3.7.212. Relaxation dimension

modelling: relaxation dimension A constraint that allows the modelling of constraint relaxation in the context ofΒ placement problems. This is achieved by adding an extra dimension to the placement space where objects that are really considered are in the foreground, while objects that are discarded are rejected into the background. As a concrete example, consider a slight modification of the data of the task assignment and scheduling problem that is described at the keyword entry assigning and scheduling tasks that run in parallel. In this problem the four nurses are all not available during the time periods [0,0], [7,7], [12,12] and [22,22]. We now rather consider the following unavailability periods [0,0], [8,8], [12,12] and [22,22]. Under this new hypothesis we cannot anymore schedule all the five surgery tasks t 1 , t 2 , t 3 , t 4 and t 5 , i.e., we get a no solution answer if we use the model described in assigning and scheduling tasks that run in parallel. In this model we are using a two-dimensional 𝚐𝚎𝚘𝚜𝚝 constraint, where the first and second dimensions respectively correspond to the time and resource axes. Now, in order to permit relaxation, we introduce a third dimension, a relaxation dimension. The idea is to map each task to a parallelepiped for which the size in the relaxation dimension is equal to one. In addition, the coordinate of a parallelepiped in the relaxation dimension is a variable taking its value in the interval [1,n], where n represents the number of operations to schedule (i.e., for each surgery task t i (1≀i≀n=5) we create a coordinate variable r i where r stands for relaxation. Then, all parallelepipeds for which the coordinate in the relaxation dimension is set to 1 correspond to surgery tasks that are effectively scheduled, while all other parallelepipeds represent surgery tasks that are discarded. On the one hand, this model allows the direct expression of relaxation right from the beginning without introducing any extra soft constraint and without dynamically adding any constraint during search. On the other hand, a disadvantage is that the model does not directly consider an optimisation criterion like, for instance, the maximum number of tasks effectively scheduled, or the sum of the durations of the tasks effectively done; this can be modelled using extra constraints but this does not provide sharp bounds on the optimisation criterion. Nevertheless, this gives a compact model, especially in the context where additional constraints complicate the computation of a sharp bound. Going back to the example described at the keyword entry assigning and scheduling tasks that run in parallel, we get the following three-dimensional 𝚐𝚎𝚘𝚜𝚝 constraint:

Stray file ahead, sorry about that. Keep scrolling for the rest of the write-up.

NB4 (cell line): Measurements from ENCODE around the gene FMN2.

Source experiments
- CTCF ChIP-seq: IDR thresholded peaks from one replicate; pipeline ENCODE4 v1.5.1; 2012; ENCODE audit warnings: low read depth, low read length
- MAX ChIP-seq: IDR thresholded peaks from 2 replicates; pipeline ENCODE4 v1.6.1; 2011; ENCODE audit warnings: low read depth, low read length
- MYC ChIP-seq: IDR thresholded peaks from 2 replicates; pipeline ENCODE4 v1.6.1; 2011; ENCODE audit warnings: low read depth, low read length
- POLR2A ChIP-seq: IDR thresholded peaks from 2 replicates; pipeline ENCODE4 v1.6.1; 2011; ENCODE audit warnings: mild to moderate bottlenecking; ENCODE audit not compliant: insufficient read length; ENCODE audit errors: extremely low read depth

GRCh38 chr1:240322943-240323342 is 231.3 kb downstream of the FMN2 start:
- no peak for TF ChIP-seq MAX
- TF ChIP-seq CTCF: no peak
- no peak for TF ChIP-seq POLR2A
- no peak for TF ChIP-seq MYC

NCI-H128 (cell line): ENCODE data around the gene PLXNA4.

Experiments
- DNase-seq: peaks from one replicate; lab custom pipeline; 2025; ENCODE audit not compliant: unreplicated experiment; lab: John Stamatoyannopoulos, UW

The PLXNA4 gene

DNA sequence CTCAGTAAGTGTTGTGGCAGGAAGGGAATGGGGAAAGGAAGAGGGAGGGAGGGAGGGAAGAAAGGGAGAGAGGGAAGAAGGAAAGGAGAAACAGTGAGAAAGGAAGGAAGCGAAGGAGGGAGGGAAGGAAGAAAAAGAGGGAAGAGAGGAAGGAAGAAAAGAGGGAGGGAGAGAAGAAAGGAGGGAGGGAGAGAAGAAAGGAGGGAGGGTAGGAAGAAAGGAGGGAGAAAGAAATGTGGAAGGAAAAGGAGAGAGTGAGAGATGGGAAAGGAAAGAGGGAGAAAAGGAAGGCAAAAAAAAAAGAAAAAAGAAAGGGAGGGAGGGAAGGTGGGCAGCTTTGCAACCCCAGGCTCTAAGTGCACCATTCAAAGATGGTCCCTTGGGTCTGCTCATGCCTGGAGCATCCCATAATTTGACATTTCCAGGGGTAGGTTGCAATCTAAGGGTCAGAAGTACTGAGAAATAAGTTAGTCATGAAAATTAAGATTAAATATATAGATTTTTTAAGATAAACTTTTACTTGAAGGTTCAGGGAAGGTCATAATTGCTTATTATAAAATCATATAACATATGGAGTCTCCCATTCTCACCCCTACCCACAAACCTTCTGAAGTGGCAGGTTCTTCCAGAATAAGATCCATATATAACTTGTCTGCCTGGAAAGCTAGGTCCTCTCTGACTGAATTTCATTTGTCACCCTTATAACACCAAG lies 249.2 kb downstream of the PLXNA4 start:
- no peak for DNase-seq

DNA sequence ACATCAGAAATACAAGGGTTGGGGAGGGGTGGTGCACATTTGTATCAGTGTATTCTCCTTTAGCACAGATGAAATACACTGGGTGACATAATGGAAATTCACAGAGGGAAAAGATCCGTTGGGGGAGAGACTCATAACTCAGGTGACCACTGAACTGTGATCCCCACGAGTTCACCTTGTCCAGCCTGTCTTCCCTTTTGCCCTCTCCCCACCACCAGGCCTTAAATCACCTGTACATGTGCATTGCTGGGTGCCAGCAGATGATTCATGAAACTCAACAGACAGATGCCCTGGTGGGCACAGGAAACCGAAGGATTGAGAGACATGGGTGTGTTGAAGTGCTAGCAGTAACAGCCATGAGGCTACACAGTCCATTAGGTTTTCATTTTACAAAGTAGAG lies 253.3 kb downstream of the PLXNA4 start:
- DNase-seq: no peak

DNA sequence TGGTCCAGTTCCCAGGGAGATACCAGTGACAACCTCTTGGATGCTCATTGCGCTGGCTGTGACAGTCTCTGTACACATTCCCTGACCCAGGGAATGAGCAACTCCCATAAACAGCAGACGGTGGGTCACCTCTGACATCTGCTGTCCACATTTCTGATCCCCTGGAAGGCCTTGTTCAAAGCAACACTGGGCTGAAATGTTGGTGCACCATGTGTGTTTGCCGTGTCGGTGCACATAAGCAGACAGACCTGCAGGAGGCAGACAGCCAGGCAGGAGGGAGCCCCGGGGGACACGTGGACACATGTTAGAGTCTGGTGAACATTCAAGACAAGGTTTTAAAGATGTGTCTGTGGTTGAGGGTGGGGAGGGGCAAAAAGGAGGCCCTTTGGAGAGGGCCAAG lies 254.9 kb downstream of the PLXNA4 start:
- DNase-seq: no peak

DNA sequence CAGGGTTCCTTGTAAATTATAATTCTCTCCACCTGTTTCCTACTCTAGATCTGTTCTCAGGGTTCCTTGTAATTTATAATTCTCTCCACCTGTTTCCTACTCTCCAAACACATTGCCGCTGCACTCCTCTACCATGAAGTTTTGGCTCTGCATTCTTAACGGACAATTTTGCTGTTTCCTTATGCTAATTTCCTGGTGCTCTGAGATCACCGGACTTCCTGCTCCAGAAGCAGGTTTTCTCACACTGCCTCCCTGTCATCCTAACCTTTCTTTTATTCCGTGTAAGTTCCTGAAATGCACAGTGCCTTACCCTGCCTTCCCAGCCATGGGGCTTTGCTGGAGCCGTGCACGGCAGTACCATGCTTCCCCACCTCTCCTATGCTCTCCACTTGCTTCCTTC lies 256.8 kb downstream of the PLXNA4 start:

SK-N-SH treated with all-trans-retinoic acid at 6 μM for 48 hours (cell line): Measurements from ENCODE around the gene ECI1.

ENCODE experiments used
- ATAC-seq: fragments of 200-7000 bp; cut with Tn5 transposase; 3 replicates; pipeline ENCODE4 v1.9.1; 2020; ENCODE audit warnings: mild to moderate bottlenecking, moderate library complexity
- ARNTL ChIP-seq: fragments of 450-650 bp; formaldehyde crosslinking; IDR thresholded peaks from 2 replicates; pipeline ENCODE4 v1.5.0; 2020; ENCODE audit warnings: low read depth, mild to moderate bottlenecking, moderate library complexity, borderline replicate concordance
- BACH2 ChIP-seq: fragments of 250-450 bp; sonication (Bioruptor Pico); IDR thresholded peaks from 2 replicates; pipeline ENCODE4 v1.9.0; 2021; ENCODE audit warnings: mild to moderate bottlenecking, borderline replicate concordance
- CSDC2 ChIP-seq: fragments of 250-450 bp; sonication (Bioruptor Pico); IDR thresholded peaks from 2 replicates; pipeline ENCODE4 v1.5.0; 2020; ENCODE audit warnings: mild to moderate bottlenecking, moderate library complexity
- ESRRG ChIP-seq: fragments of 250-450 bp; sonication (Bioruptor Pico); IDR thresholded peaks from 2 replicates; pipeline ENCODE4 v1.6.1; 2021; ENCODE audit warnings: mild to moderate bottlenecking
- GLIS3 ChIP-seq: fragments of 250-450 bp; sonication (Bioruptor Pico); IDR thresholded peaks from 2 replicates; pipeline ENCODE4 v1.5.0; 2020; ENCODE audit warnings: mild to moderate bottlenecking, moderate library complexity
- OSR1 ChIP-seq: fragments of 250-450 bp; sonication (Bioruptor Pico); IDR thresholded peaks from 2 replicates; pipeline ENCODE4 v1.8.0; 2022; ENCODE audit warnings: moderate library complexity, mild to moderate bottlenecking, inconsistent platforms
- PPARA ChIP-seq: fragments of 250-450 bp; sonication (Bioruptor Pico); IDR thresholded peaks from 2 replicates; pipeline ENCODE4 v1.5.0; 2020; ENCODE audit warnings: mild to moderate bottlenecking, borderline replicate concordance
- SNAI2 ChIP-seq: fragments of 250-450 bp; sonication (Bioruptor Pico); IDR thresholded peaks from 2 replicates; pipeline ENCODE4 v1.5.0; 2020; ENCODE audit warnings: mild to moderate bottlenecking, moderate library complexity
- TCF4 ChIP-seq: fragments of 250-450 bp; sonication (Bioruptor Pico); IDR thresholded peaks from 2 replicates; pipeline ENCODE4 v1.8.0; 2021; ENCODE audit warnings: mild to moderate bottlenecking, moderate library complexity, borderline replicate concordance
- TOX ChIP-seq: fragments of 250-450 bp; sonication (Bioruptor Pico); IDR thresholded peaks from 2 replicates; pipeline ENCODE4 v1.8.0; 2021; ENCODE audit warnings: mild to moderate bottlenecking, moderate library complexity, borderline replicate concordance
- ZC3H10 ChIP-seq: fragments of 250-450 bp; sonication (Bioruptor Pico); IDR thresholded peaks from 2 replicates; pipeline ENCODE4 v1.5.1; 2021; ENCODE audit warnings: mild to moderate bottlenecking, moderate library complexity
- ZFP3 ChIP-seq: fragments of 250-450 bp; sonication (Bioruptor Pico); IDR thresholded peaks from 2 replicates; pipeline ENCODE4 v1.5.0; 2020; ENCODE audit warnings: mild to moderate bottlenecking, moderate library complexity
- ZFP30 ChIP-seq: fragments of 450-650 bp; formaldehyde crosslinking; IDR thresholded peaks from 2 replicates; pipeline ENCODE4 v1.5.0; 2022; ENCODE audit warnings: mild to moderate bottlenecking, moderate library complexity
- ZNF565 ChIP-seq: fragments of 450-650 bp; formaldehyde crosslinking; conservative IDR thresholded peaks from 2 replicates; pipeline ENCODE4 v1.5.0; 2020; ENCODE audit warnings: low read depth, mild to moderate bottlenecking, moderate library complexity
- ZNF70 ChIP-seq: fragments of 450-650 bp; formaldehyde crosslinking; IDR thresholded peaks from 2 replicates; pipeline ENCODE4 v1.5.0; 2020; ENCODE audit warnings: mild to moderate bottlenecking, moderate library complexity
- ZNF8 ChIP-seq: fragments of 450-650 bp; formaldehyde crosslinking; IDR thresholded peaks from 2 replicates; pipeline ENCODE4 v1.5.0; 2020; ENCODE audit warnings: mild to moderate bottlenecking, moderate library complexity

FigureΒ 3.7.56 depicts a solution to the problem corresponding to the assignment πšπšŠπšœπš”πšœπš˜πš›πš’πšπš’πš—πš›πšŽπš•πšŠπš‘πšŠπšπš’πš˜πš—πšŠπš—πšŠπšŽπšœπšπš‘πšŽπšπš’πšœπšπšœπšžπš›πšπšŽπš˜πš—πš—πšžπš›πšœπšŽ t 1 o 1 =9 r 1 =1 a 1 =1s 1 =4n 11 =5,n 12 =6 t 2 o 2 =0 r 2 =2 a 2 =2s 2 =4n 2 =8 t 3 o 3 =2 r 3 =1 a 3 =1s 31 =3,s 32 =4n 31 =5,n 32 =6 t 4 o 4 =17 r 4 =1 a 4 =1s 4 =4n 41 =5,n 42 =6,n 43 =7 t 5 o 5 =16 r 5 =1 a 5 =2s 5 =3n 5 =8

During search, the relaxation variables r 1 , r 2 , r 3 , r 4 , r 5 are first set to value one (i.e., the corresponding operations are scheduled) and then, upon backtracking, assigned to any value greater than one (i.e., there is no backtrack on the values that are greater than one since we just want to reject an operation into the background).

Figure 3.7.56. A partial solution to the surgery scheduling problem that maximises the number of operations actually performed where only operation t 2 is not scheduled